# Homework Help: Rotational motion of a yo-yo

1. Nov 24, 2008

### chronorec

1. The problem statement, all variables and given/known data
A yo-yo is made from two uniform disks of raduis R with a combined mass of m. A short massless shaft of radius r connects the disks. A long thin string is wrapped around the shaft several times by a yo-yo player, who releases it with zero speed. Assuming that the string is vertical at all times, find the tension in the string during the descent and subsequent ascent of the yo-yo.

2. Relevant equations
moment of inertia of the yoyo is mR2/2

3. The attempt at a solution
Another one of my exam questions.
Let tension in string be T.
Tr=(mR2/2)(a/r)
mg-T=ma
Solving the 2 equations, I get T=(mR2g/(R2+2r2)
For ascent, T-mg=ma
Solving the equations again, I get T=(mR2g/(R2-2r2)
Would like to know if this is the correct way to do this

2. Nov 24, 2008

### naresh

Looks good to me.

(Why is the angular acceleration a/r?)

3. Nov 24, 2008

### chronorec

I'm assuming it's pure rotational motion with no slipping, hence a=r(alpha)
however I have doubts on the ascending part, is the acceleration of the yoyo really upwards or downwards? I'm taken it to be upwards in my calculations

4. Nov 24, 2008

### naresh

Yes, that's right (kind of). Why does it roll without slipping here? Can it slip? Do you see the geometrical constraints?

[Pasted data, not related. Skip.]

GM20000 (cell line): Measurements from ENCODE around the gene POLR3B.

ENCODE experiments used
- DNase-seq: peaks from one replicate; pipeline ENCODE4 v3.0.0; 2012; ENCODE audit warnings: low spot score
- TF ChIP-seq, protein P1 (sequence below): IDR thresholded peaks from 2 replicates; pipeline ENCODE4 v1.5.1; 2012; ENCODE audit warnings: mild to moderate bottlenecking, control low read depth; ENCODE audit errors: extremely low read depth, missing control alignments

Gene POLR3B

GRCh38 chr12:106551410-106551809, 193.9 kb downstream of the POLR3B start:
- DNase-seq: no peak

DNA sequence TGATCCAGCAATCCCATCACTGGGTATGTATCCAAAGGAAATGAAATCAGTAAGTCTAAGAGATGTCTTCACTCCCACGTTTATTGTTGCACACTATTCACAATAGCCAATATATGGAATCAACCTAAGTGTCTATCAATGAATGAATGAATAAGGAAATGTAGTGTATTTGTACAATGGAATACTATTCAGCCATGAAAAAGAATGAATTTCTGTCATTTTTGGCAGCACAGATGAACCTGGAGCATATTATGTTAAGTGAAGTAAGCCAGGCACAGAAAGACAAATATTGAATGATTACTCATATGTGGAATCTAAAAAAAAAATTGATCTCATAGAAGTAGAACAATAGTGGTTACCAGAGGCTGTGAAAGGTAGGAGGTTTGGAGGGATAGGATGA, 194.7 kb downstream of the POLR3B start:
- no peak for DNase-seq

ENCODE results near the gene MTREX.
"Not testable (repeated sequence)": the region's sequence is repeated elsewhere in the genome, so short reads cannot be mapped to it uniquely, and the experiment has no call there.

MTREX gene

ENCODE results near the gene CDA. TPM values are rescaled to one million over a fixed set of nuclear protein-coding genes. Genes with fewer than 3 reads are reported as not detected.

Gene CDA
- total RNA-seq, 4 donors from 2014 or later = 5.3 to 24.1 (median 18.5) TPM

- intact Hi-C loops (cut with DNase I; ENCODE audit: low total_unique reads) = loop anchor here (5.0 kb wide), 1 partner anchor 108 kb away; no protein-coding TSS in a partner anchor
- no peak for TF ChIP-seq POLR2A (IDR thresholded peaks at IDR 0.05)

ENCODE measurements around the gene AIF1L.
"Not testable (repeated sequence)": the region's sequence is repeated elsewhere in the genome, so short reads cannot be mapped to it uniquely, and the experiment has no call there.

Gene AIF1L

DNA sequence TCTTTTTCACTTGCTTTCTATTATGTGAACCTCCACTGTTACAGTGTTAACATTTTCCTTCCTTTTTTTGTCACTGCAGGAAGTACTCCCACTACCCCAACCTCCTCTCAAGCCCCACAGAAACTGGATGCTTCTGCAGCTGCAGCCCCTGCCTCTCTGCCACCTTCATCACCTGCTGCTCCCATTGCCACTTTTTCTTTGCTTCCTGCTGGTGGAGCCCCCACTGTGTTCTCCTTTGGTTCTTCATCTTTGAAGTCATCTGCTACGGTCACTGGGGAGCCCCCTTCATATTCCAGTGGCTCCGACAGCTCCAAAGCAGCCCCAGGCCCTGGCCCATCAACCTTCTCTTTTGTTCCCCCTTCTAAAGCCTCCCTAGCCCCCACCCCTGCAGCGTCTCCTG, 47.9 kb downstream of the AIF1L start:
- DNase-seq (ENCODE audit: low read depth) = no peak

5. Nov 25, 2008

### chronorec

I don't really get what you mean by geometrical constraints.
My understanding of the question is such that the string is wound tightly around the shaft so that slipping will not occur.
If the end of the string is not connected to the shaft itself, then I think it may be possible that slipping can occur. However, I'm not sure how to apply this to the equation of motions for the yoyo

6. Nov 25, 2008

### naresh

Maybe the attached picture (ignore the fact that it is called pulley and not yoyo) will help a bit to explain what I meant by geometrical considerations.

Let us choose the direction of the velocity arbitrarily - I have chosen different directions for the descent and ascent. This doesn't matter, you just need to be consistent.

On the descent,
mg-T = ma: the force mg - T increases v, therefore a is positive.
Tr = I $$\alpha$$: The torque increases the angular velocity.
v = r$$\omega$$: If $$\omega$$ is in the direction shown, so is v.

On the ascent,
(maybe you can fill this in?)

Notice that in the expression you have for the ascent, T = mR2g/(R2-2r2), if I set R = r$$\sqrt{2}$$ (which is a perfectly legal choice), you end up with a superstring. (Sort of like Superman, not physical)

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